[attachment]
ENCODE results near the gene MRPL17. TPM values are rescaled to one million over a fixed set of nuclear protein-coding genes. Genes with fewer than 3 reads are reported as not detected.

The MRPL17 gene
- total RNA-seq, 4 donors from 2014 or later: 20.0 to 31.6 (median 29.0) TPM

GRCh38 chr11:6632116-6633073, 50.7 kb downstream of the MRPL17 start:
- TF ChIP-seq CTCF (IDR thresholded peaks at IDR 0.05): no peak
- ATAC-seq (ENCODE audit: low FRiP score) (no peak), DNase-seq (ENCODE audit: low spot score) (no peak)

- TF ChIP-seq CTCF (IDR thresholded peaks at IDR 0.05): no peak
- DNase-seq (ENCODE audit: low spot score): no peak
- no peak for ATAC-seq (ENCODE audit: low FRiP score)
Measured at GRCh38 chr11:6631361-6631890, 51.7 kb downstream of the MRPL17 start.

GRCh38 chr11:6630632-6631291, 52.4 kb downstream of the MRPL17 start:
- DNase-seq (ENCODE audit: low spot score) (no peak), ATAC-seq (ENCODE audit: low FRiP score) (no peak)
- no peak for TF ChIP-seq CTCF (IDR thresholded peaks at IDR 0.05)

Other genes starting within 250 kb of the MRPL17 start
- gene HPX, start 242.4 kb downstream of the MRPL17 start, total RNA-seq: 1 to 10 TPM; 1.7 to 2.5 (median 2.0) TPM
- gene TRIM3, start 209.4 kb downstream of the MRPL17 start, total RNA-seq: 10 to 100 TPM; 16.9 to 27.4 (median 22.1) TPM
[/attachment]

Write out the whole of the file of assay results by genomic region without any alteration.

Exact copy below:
ENCODE results near the gene MRPL17. TPM values are rescaled to one million over a fixed set of nuclear protein-coding genes. Genes with fewer than 3 reads are reported as not detected.

The MRPL17 gene
- total RNA-seq, 4 donors from 2014 or later: 20.0 to 31.6 (median 29.0) TPM

GRCh38 chr11:6632116-6633073, 50.7 kb downstream of the MRPL17 start:
- TF ChIP-seq CTCF (IDR thresholded peaks at IDR 0.05): no peak
- ATAC-seq (ENCODE audit: low FRiP score) (no peak), DNase-seq (ENCODE audit: low spot score) (no peak)

- TF ChIP-seq CTCF (IDR thresholded peaks at IDR 0.05): no peak
- DNase-seq (ENCODE audit: low spot score): no peak
- no peak for ATAC-seq (ENCODE audit: low FRiP score)
Measured at GRCh38 chr11:6631361-6631890, 51.7 kb downstream of the MRPL17 start.

GRCh38 chr11:6630632-6631291, 52.4 kb downstream of the MRPL17 start:
- DNase-seq (ENCODE audit: low spot score) (no peak), ATAC-seq (ENCODE audit: low FRiP score) (no peak)
- no peak for TF ChIP-seq CTCF (IDR thresholded peaks at IDR 0.05)

Other genes starting within 250 kb of the MRPL17 start
- gene HPX, start 242.4 kb downstream of the MRPL17 start, total RNA-seq: 1 to 10 TPM; 1.7 to 2.5 (median 2.0) TPM
- gene TRIM3, start 209.4 kb downstream of the MRPL17 start, total RNA-seq: 10 to 100 TPM; 16.9 to 27.4 (median 22.1) TPM